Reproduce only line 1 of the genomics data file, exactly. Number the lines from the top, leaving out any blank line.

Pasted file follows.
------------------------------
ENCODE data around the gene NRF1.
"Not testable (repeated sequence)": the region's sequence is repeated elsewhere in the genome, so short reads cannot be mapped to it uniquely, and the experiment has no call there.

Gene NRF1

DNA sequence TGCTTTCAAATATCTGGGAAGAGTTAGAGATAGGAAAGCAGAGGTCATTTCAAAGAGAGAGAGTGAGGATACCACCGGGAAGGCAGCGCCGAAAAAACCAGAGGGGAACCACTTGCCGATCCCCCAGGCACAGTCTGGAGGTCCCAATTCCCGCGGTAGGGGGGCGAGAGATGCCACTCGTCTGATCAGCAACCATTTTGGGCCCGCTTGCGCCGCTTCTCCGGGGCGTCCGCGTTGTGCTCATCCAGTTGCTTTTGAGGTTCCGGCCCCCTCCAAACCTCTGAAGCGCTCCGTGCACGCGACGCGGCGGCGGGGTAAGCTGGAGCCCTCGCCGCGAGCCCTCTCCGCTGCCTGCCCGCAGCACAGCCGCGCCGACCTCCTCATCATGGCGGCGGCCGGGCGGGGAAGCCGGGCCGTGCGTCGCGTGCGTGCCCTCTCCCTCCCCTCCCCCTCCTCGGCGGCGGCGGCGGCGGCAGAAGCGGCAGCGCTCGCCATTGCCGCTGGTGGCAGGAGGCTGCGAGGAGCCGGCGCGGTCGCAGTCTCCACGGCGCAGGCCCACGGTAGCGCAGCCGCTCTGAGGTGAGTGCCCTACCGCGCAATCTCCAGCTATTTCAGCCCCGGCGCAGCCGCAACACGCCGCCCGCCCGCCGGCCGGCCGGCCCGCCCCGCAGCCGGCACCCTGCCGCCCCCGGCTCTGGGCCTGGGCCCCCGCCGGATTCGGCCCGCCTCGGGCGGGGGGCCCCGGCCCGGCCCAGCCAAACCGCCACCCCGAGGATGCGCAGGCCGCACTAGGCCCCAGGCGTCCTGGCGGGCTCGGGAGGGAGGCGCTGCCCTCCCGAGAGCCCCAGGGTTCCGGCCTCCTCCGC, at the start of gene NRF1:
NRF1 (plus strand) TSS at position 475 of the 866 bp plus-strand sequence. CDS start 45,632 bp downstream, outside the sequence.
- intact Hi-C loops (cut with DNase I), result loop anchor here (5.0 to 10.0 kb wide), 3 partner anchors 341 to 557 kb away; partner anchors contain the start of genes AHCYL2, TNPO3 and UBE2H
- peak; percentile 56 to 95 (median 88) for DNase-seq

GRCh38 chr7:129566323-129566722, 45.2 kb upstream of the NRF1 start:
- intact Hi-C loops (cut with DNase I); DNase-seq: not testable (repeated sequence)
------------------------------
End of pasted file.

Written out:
ENCODE data around the gene NRF1.